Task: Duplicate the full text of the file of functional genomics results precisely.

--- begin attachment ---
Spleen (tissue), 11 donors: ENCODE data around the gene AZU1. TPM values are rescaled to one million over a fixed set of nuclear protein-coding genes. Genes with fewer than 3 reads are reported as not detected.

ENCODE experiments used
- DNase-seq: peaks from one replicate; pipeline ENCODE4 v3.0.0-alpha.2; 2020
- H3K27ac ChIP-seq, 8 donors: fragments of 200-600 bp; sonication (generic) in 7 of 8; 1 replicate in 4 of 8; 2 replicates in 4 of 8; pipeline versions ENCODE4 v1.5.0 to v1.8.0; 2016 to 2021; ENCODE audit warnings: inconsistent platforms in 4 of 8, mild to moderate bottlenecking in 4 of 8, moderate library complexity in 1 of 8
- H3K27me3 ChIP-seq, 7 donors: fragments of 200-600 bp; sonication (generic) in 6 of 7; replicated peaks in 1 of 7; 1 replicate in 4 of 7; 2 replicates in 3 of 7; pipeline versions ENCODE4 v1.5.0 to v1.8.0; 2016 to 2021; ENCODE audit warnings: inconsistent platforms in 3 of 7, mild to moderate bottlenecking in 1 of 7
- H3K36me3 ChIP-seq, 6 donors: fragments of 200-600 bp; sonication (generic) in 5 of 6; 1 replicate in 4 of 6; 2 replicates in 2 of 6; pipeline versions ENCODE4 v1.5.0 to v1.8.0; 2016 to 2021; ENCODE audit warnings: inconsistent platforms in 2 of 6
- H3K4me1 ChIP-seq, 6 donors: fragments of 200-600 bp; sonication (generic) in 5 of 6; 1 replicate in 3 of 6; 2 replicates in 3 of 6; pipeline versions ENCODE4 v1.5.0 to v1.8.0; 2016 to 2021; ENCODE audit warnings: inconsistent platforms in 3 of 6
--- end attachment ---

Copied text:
Spleen (tissue), 11 donors: ENCODE data around the gene AZU1. TPM values are rescaled to one million over a fixed set of nuclear protein-coding genes. Genes with fewer than 3 reads are reported as not detected.

ENCODE experiments used
- DNase-seq: peaks from one replicate; pipeline ENCODE4 v3.0.0-alpha.2; 2020
- H3K27ac ChIP-seq, 8 donors: fragments of 200-600 bp; sonication (generic) in 7 of 8; 1 replicate in 4 of 8; 2 replicates in 4 of 8; pipeline versions ENCODE4 v1.5.0 to v1.8.0; 2016 to 2021; ENCODE audit warnings: inconsistent platforms in 4 of 8, mild to moderate bottlenecking in 4 of 8, moderate library complexity in 1 of 8
- H3K27me3 ChIP-seq, 7 donors: fragments of 200-600 bp; sonication (generic) in 6 of 7; replicated peaks in 1 of 7; 1 replicate in 4 of 7; 2 replicates in 3 of 7; pipeline versions ENCODE4 v1.5.0 to v1.8.0; 2016 to 2021; ENCODE audit warnings: inconsistent platforms in 3 of 7, mild to moderate bottlenecking in 1 of 7
- H3K36me3 ChIP-seq, 6 donors: fragments of 200-600 bp; sonication (generic) in 5 of 6; 1 replicate in 4 of 6; 2 replicates in 2 of 6; pipeline versions ENCODE4 v1.5.0 to v1.8.0; 2016 to 2021; ENCODE audit warnings: inconsistent platforms in 2 of 6
- H3K4me1 ChIP-seq, 6 donors: fragments of 200-600 bp; sonication (generic) in 5 of 6; 1 replicate in 3 of 6; 2 replicates in 3 of 6; pipeline versions ENCODE4 v1.5.0 to v1.8.0; 2016 to 2021; ENCODE audit warnings: inconsistent platforms in 3 of 6